Stars and Stripes Forever, The (arr Helmecke)

From Wind Repertory Project
John Philip Sousa

John Philip Sousa (arr. Helmecke)

General Info

Year: 1896 / 1951
Duration: c. 3:25
Difficulty: IV (see Ratings for explanation)
Publisher: Theodore Presser
Cost: Score and Parts - $25.00

For availability information, see Discussion tab, above.


Full Score
D-flatt Piccolo
C Piccolo
Flute I-II
Oboe I-II
Bassoon I-II
E-flat Soprano Clarinet
B-flat Soprano Clarinet I-II-III
E-flat Alto Clarinet
B-flat Bass Clarinet
E-flat Alto Saxophone I-II
B-flat Tenor Saxophone
E-flat Baritone Saxophone
B-flat Bass Saxophone
B-flat Cornet I-II-III
Horn in F I-II-III-IV
Trombone I-II-III
String Bass
Percussion, including:

  • Bass Drum
  • Crash Cymbals
  • Snare Drum
  • Side Drum


In Parts:

  • E-flat Alto Saxophone I, 2nd strain (3rd system), m.4, b.2: Quarter note should read dotted quarter note.
  • E-flat Alto Saxophone I, Trio (5th system), m.22, b.2: Quarter note should read dotted quarter note.
  • E-flat Alto Saxophone I, 4th strain (dogfight), m.8, b.2, last eighth note: C should read B-flat.
  • E-flat Alto Saxophone I, 4th strain (dogfight), m.12, b.22, last eighth note: D should read C.
  • E-flat Alto Saxophone II, 4th strain (dogfight), m.8, b.22, last eighth note: C should read B-flat.
  • E-flat Alto Saxophone II, 4th strain (dogfight), m.12, b.2, last eighth note: D should read C.

Program Notes

Sousa consistently stated that this march was divinely inspired and was born of homesickness. In his autobiography, Marching Along, he provides the details of its creation after he had received a cablegram in Italy that his manager, David Blakely, had died:

“Aboard the Teutonic, as it steamed out of the harbor on my return from Europe in 1896, came one of the most vivid incidents of my career. As I paced the deck, absorbed in thought, suddenly I began to sense the rhythmic beat of a band playing within my brain. It kept on ceaselessly, playing, playing, playing. Throughout the whole tense voyage, that imaginary band continued to unfold the same themes, echoing and reechoing the most distinct melody. I did not transfer a note of that music to paper while I was on the steamer, but when we reached the shore, I set down the measures that my brain-band had been playing for me, and not a note of it has ever changed. The composition is known the world over as The Stars and Stripes Forever and is probably my most popular march.” (By permission of John Philip Sousa, Inc., New York City)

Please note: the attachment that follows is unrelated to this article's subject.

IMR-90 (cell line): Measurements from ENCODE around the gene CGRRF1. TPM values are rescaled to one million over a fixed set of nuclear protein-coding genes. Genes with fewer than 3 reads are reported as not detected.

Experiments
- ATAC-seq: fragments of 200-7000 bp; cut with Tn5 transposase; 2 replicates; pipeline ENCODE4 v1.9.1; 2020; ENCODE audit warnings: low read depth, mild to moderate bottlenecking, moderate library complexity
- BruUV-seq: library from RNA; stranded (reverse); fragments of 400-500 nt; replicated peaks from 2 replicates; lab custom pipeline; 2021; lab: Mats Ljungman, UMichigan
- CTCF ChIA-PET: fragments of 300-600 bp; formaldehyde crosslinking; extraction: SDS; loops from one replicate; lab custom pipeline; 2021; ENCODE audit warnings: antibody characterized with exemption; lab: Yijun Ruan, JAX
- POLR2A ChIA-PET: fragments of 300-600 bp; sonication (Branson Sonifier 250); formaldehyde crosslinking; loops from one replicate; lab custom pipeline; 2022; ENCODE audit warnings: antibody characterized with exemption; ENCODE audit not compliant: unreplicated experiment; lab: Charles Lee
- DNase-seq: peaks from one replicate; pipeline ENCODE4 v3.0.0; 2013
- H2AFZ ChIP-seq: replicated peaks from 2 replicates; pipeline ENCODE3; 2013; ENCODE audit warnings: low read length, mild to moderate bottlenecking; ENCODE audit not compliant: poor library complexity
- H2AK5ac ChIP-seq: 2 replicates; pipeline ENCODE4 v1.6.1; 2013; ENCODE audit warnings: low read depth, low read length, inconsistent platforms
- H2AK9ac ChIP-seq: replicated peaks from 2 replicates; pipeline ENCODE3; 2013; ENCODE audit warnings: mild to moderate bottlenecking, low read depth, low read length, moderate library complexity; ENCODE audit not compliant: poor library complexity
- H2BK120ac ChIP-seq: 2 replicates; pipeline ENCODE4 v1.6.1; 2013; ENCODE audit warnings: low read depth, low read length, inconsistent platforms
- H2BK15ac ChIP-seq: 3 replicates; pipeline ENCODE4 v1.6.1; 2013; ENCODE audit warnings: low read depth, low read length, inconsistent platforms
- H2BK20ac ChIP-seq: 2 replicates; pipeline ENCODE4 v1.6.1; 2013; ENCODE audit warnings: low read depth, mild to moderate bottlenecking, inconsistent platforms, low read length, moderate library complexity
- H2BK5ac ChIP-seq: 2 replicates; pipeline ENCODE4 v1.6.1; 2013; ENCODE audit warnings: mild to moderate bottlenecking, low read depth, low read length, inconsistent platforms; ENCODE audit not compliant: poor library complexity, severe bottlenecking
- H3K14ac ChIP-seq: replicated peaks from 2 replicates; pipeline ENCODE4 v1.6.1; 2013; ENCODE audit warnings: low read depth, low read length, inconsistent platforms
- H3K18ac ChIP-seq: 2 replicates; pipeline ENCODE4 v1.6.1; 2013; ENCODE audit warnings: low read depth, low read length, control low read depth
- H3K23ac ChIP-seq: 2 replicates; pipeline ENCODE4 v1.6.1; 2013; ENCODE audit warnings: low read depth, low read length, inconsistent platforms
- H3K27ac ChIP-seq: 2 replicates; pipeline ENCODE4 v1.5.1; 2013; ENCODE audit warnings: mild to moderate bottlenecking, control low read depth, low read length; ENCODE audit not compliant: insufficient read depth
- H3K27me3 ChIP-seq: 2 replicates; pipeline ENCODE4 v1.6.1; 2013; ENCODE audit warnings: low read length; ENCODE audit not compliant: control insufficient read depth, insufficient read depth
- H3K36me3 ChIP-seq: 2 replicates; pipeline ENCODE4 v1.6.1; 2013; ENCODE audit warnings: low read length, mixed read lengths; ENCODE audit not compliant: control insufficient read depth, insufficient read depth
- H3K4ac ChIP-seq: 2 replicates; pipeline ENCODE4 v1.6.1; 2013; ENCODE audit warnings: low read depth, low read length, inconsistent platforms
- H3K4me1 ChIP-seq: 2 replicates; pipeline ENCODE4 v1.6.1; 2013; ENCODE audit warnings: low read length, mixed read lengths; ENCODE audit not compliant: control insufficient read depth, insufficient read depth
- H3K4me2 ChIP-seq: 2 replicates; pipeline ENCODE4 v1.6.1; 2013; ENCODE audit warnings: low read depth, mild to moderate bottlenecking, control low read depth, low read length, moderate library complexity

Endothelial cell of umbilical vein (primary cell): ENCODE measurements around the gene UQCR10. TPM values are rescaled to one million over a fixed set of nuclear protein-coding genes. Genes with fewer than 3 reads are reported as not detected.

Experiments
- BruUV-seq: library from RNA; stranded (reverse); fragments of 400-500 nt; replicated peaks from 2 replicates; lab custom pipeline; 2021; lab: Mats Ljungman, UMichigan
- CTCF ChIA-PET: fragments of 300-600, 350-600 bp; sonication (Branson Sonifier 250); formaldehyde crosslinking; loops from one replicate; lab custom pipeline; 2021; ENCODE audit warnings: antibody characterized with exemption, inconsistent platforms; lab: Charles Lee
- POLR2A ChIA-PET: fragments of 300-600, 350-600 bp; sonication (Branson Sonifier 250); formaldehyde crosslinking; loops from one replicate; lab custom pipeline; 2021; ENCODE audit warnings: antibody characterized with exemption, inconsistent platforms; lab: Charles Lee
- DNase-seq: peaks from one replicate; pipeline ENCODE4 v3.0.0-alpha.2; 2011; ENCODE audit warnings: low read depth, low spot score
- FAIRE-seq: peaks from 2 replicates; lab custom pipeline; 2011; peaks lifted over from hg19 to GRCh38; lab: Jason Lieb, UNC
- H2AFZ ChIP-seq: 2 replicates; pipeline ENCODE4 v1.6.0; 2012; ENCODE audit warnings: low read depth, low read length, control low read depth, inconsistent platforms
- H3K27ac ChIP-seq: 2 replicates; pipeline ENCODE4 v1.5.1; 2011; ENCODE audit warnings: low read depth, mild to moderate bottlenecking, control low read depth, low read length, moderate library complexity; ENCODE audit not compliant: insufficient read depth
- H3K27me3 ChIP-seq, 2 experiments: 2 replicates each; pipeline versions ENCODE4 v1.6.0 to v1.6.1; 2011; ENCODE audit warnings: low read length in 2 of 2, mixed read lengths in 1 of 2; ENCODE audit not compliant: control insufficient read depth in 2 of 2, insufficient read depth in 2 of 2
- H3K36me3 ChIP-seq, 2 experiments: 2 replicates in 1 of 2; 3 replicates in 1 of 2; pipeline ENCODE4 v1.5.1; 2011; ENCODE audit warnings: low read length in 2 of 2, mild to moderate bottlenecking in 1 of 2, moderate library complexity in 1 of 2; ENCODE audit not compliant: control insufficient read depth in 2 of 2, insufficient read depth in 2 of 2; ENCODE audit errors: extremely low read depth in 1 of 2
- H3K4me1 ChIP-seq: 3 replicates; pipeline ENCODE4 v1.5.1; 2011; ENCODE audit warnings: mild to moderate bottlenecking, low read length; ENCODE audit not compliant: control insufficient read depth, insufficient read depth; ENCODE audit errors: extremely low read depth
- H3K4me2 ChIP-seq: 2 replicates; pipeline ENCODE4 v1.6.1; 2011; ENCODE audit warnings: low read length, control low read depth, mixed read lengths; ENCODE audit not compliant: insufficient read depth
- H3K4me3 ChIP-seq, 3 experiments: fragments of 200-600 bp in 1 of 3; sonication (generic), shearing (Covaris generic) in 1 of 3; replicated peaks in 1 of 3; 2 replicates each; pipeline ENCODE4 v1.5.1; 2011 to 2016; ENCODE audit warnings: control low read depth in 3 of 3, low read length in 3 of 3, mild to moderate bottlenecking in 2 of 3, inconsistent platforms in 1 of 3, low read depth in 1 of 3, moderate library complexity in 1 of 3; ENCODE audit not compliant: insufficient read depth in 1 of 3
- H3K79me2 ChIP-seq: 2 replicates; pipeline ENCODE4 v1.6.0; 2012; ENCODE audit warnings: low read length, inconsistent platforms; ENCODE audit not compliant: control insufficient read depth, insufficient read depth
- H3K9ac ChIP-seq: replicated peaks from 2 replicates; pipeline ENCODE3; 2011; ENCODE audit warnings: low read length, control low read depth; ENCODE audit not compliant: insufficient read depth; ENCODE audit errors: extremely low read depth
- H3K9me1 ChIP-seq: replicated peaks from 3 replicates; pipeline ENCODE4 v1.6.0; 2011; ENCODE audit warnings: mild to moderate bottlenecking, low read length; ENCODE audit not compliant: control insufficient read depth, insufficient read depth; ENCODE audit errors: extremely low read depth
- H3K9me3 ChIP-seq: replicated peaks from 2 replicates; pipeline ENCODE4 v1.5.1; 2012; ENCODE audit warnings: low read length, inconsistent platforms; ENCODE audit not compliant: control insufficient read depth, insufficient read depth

Paul Bierley states that The Stars and Stripes Forever is “by far the most popular march ever written, and its popularity is by no means limited to the United States.” A ten-year international march popularity survey confirms Bierley’s statement. The universal appeal of Sousa’s march is illustrated by an article in The New York Times by Harold Schonberg which tells of a tour to China by Eugene Ormandy and the Philadelphia Orchestra in 1973. After sitting politely but stonily through a program which ranged from Beethoven to Copland, the orchestra struck up The Stars and Stripes. “All of a sudden electricity permeated the hall. Faces broke into smiles; feet began tapping; there was a general air of understanding and happiness. Maybe,... (it) really is the greatest piece of music ever written by an American. In any case, it has made more friends for America than any other piece of music...”

-Program Note from Program Notes for Band

Sousa explained to the press that the three themes of the final trio were meant to typify the three sections of the United States. The broad melody, or main theme, represents the North. The South is represented by the famous piccolo obbligato, and the West by the bold countermelody of the trombones.

- Program Note from John Philip Sousa: A Descriptive Catalog of His Works

The authentic original composition by John Philip Sousa, with special drum arrangements by August Helmecke, drum virtuoso of the Sousa Band.

-Program Note from score


State Ratings

None discovered thus far.


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Works for Winds by This Composer

Adaptable Music

All Wind Works


  • Bierley, P. (1973). John Philip Sousa: A Descriptive Catalog of His Works. University of Illinois Press; Urbana, pp. 72.
  • Rehrig, William. "The Stars and Stripes Forever: America's National March." ACB Journal, October 2021, pp. 9-11.
  • Smith, Norman E. (2002). Program Notes for Band. Chicago: GIA Publications, pp. 555-556.
  • Sousa, J. (1951). The Stars and Stripes Forever [score]. John Church Co.: [s.l.]